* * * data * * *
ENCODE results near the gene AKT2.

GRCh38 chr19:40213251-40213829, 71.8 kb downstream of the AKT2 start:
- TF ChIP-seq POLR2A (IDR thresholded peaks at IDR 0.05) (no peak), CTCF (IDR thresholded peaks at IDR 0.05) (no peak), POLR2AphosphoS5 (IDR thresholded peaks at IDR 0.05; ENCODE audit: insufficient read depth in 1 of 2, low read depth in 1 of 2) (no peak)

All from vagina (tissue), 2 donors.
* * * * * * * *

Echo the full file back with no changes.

ENCODE results near the gene AKT2.

GRCh38 chr19:40213251-40213829, 71.8 kb downstream of the AKT2 start:
- TF ChIP-seq POLR2A (IDR thresholded peaks at IDR 0.05) (no peak), CTCF (IDR thresholded peaks at IDR 0.05) (no peak), POLR2AphosphoS5 (IDR thresholded peaks at IDR 0.05; ENCODE audit: insufficient read depth in 1 of 2, low read depth in 1 of 2) (no peak)

All from vagina (tissue), 2 donors.